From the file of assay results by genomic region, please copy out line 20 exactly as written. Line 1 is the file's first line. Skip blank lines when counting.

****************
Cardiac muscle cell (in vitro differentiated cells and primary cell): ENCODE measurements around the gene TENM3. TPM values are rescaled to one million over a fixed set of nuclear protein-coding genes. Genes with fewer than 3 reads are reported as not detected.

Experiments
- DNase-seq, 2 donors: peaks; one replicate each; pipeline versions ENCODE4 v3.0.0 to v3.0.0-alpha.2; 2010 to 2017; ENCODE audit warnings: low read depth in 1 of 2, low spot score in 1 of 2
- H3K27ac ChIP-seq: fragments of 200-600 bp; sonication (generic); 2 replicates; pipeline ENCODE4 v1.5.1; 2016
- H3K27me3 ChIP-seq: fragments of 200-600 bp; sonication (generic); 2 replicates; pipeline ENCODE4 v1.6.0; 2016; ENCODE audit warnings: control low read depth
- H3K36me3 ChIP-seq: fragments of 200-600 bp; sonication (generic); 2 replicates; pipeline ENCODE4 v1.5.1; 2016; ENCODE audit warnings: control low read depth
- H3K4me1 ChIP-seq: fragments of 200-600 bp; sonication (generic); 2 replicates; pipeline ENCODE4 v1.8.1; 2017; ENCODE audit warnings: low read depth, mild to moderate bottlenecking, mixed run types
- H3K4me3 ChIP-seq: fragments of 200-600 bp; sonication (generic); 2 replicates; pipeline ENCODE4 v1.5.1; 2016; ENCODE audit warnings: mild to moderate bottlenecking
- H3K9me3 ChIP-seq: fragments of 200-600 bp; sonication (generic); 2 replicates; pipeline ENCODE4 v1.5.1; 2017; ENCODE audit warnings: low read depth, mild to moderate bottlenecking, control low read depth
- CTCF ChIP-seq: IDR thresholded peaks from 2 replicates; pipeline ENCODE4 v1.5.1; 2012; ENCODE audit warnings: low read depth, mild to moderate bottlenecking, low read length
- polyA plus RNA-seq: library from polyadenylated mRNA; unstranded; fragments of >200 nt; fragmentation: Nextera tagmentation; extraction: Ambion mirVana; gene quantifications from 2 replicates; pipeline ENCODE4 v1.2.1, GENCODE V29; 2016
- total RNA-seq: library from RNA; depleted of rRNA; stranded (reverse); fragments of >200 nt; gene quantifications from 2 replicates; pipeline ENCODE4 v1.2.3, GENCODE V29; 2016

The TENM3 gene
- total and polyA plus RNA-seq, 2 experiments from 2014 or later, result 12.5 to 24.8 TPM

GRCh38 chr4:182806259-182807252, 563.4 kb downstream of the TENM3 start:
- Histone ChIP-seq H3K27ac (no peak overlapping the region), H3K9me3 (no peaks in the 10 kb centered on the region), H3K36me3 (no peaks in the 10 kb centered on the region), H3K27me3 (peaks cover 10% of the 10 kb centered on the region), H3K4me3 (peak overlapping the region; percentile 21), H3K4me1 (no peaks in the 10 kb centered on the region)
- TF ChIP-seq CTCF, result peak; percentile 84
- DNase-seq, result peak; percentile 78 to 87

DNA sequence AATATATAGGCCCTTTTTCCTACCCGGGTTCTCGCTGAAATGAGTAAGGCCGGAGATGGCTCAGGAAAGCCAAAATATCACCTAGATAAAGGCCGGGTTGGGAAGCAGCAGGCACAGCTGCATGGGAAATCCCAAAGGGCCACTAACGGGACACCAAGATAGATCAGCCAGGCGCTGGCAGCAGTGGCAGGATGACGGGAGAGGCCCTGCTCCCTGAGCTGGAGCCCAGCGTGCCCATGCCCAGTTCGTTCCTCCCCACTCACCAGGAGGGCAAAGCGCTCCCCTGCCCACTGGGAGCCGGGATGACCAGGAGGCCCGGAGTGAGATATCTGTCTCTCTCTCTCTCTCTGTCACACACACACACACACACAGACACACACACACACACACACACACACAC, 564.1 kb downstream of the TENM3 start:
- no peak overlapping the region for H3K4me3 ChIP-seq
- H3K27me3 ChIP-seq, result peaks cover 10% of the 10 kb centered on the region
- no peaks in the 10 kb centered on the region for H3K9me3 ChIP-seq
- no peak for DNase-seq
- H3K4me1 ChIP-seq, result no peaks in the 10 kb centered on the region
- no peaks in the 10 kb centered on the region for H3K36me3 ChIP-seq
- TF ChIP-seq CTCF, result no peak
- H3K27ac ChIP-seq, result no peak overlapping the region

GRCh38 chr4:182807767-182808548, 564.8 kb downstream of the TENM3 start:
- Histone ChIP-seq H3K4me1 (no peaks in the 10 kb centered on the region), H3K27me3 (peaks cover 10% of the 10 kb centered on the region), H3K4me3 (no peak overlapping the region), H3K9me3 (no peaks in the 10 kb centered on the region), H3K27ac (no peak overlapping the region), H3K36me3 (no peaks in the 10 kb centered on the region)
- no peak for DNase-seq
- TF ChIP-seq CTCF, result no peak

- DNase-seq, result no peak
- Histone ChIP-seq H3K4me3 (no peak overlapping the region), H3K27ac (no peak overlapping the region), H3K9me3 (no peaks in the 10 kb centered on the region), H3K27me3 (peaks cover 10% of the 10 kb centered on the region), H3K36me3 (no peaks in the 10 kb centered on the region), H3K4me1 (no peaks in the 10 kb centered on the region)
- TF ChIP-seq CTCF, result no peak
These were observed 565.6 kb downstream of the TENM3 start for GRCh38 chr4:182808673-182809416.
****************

- no peak overlapping the region for H3K4me3 ChIP-seq